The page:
Kentucky Resources Council files FOIA appeal on behalf of Kentucky Heartwood

Note Ripped Edge Bottom Raw@4x
With the help of the Kentucky Resources Council, Kentucky Heartwood (KHW) filed an appeal challenging the Forest Service’s decision on August 17, 2021 to deny KHW a fee waiver request for the Freedom of Information Act (FOIA) regarding the Blackwater Landscape Analysis. The Forest Servie is charging Kentucky Heartwood, and by proxy its membership, $3,734.36 to release the FOIA. Information that could lead to a better understanding of Blackwater is literally being held hostage by the Forest Service. 

​You may ask, “Why bother the Forest Service with a FOIA request? Isn’t it on the project page?” Non-profit organizations submit FOIA requests to federal agencies in order to gain the full picture of how a project is put together. Standard project pages curated by the Forest Service do not include critical pieces of information helpful for understanding the impacts of a project nor all of the components that led to decision. In FOIA requests, it is common to ask for all communications, specialists reports, silvicultural stand exams, other field surveys, mapping information such as Global Information Systems files, and proof of consultation with other federal agencies. 

In return for the FOIA, nonprofit organizations agree to share information gleaned from FOIA requests. Kentucky Heartwood fulfills this requirement by posting information about FOIAs to our forest blog, newsletters, e-blasts, social media accounts, and a FOIA webpage where citizens may request documents. It is our express goal to make sure citizens know what is happening on federal lands.

Given the ways Kentucky Heartwood keeps citizens informed, it was curious that the Forest Service denied a fee waiver for the Blackwater Landscape Analysis. The organization’s executive director jumped through the Forest Service’s hoops by submitting a detailed FOIA request, cooperated in a “clarification call” where she articulated our request in detail, reviewed “perfected” documents, and dropped any requests where the Forest Service claimed they had no record of topics on file (like roads) or information that was provided the day before the objection call for Blackwater in March 2021.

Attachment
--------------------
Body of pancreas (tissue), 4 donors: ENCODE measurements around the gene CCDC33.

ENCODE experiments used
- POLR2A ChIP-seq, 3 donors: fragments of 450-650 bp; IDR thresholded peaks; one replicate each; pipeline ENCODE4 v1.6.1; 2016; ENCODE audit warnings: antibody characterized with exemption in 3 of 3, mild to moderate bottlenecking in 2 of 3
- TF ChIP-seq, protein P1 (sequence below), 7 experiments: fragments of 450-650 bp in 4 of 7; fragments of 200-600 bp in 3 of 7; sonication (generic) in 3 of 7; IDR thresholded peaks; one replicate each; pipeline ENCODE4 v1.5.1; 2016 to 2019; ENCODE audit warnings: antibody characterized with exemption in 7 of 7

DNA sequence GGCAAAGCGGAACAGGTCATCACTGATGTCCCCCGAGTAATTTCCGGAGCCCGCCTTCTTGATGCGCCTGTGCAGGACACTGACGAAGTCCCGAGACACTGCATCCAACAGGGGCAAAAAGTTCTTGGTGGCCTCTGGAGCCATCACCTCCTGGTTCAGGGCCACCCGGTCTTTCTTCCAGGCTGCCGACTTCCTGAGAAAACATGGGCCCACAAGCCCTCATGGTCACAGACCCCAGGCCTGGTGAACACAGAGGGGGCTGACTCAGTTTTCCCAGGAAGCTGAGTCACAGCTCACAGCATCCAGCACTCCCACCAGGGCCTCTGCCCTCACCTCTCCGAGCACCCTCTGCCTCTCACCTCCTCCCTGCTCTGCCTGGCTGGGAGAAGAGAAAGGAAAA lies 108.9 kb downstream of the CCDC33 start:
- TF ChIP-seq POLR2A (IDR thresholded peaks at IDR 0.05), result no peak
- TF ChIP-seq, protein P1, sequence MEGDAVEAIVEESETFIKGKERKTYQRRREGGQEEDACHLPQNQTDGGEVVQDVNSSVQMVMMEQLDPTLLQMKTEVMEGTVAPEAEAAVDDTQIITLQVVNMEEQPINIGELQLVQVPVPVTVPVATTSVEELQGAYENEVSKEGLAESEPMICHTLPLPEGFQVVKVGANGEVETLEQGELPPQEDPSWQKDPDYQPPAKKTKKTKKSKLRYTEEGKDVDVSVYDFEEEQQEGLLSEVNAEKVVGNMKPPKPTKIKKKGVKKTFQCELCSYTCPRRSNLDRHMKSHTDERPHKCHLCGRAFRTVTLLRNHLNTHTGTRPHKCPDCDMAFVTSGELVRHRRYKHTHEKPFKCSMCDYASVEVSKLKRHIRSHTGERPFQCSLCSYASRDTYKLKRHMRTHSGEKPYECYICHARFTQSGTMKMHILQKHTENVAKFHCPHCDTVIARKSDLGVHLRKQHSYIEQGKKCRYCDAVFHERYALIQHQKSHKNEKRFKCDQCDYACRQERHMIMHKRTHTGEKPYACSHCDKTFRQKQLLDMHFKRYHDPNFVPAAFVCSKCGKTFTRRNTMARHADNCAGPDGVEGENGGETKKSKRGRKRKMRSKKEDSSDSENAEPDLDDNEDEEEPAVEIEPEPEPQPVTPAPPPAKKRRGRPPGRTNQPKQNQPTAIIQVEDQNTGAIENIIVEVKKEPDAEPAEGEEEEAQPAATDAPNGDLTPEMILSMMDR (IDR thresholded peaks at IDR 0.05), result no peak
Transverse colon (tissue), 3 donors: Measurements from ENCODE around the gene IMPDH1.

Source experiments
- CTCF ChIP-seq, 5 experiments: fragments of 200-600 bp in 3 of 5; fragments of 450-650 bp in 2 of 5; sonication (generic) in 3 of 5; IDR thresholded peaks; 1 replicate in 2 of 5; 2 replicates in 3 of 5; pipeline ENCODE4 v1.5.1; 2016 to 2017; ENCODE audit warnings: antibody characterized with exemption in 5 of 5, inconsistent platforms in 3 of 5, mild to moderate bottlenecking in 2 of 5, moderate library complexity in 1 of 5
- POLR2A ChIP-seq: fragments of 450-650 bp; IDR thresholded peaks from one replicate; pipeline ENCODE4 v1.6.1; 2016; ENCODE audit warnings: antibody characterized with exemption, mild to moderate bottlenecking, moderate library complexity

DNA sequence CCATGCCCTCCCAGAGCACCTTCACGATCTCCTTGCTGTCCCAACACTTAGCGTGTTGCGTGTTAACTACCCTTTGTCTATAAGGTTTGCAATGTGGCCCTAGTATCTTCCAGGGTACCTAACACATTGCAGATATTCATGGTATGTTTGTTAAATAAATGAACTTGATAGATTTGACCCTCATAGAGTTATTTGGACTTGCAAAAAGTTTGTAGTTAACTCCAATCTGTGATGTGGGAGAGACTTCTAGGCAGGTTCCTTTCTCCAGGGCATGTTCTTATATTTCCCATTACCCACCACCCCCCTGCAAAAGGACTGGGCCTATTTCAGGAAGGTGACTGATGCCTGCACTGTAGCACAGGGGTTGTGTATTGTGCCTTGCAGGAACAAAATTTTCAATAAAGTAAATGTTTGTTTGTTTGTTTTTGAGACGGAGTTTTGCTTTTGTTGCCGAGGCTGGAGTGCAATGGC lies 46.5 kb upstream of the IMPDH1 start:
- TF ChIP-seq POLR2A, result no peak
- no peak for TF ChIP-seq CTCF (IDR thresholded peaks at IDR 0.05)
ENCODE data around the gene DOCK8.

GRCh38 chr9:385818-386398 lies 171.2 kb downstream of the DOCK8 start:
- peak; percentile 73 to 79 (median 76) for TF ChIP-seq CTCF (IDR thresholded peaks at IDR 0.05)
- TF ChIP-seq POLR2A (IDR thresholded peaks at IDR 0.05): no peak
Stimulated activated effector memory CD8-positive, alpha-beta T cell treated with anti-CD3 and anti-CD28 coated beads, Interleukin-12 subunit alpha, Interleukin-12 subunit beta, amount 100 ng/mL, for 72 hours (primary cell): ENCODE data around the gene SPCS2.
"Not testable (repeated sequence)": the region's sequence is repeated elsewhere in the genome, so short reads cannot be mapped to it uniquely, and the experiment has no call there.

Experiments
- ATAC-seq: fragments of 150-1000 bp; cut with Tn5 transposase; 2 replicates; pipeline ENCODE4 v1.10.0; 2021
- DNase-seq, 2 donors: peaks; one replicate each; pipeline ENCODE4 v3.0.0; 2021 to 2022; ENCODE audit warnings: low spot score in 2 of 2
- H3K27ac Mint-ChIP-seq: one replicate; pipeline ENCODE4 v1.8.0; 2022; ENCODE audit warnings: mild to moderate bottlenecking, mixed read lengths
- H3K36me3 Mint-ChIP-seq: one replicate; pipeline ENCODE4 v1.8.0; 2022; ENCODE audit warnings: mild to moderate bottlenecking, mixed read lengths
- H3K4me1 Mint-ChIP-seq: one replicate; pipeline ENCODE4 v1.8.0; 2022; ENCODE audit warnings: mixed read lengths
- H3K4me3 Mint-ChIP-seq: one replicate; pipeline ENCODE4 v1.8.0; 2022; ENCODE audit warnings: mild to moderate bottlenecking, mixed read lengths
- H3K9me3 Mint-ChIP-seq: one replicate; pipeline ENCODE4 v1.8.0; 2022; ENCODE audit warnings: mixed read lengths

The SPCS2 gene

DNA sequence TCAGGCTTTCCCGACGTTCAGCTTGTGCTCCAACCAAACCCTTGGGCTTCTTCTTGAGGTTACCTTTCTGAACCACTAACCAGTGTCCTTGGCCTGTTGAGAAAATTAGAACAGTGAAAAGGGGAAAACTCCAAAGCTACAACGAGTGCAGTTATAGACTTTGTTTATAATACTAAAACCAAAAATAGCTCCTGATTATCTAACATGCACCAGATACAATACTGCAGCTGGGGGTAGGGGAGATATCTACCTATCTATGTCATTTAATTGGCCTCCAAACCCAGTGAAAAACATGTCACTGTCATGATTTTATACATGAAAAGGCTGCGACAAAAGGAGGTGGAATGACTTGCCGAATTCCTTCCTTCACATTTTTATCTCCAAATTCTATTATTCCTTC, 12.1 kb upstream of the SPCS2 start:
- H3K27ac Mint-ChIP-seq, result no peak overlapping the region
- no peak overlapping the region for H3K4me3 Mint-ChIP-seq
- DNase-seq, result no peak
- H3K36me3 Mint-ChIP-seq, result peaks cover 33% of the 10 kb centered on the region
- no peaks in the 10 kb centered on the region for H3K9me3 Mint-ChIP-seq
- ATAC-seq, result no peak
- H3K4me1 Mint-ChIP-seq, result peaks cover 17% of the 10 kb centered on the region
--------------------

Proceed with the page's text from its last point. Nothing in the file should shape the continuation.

The Forest Service’s determination letter claimed:

“The basis for this denial involves comments made by you during a telephone
conversation with forest staff on July 14, 2021. During this call you indicated the
purpose for requesting this information was to, “be able to walk the ground to
recreate your work and double check your findings.” Based on this comment and the current ongoing engagement between the Forest Service and the public involving the collection of new and review of existing data as the project is implemented, it appears you intend to use this information for internal purposes only.
This does not meet the fee waiver criteria set forth by the USDA FOIA Regulations.”

In this justification, the Forest Service is essentially attacking the very right we have as citizens to request FOIAs in order to field check for mature forests and old growth, rare and listed species, possible restoration areas, possible road locations, and other ecological characteristics inside of a project area. The Forest Service is not infallible, and we’ve documented and reported their errors before. 

Kentucky Heartwood has always shared information about our field work, hosted field trips, and informed citizens and federal agencies of issues or opportunities for better protection. This is not new nor some underhanded use of information for “internal purposes.”

The other concerning issue is that the Forest Service is claiming that at the time of our FOIA they were still in the process of “ongoing engagement between the Forest Service and the public involving the collection of new and review of existing data as the project is implemented…”  The agency had not signed their Blackwater decision at the time of FOIA request. However, the Freedom of Information Act legislation does not include any specific language about when a FOIA may be submitted during the project creation process or risk paying fees. 

This claim may actually bolster our larger concern that the Forest Service never wanted pre-decisional transparency about their plans for Blackwater. Not the location of roads, “restoration” sites, or specific areas where logging will occur.  Post-decisional virtual show-and-tell presentations advertised on social media with this information certainly does not fulfill that public involvement process either. 

Finally, it is important to note that the Forest Service recently fulfilled a large FOIA request for the South Redbird “Wildlife Enhancement” Project also on the Daniel Boone National Forest, which is a part of the Southern Region (R8). We asked for the exact same components for other projects. We went through a “clarification call”, and after a long wait, the Forest Service released that FOIA without charging a fee. What is so different about the Blackwater FOIA that they need to charge us?

To combat these bogus claims and fees, Ashley Wilmes, attorney and new executive director of the Kentucky Resources Council, filed an appeal on your behalf. With years of experience in FOIA claims and lawsuits, we are confident the Forest Service will back down and fulfill their legal obligations under the Freedom of Information Act. 

We are grateful for the Kentucky Resources Council’s assistance. 

If you are involved in federal lands protection work, please consider this as a warning. The Forest Service in Region 8 may be moving more and more in this direction. 

Posted in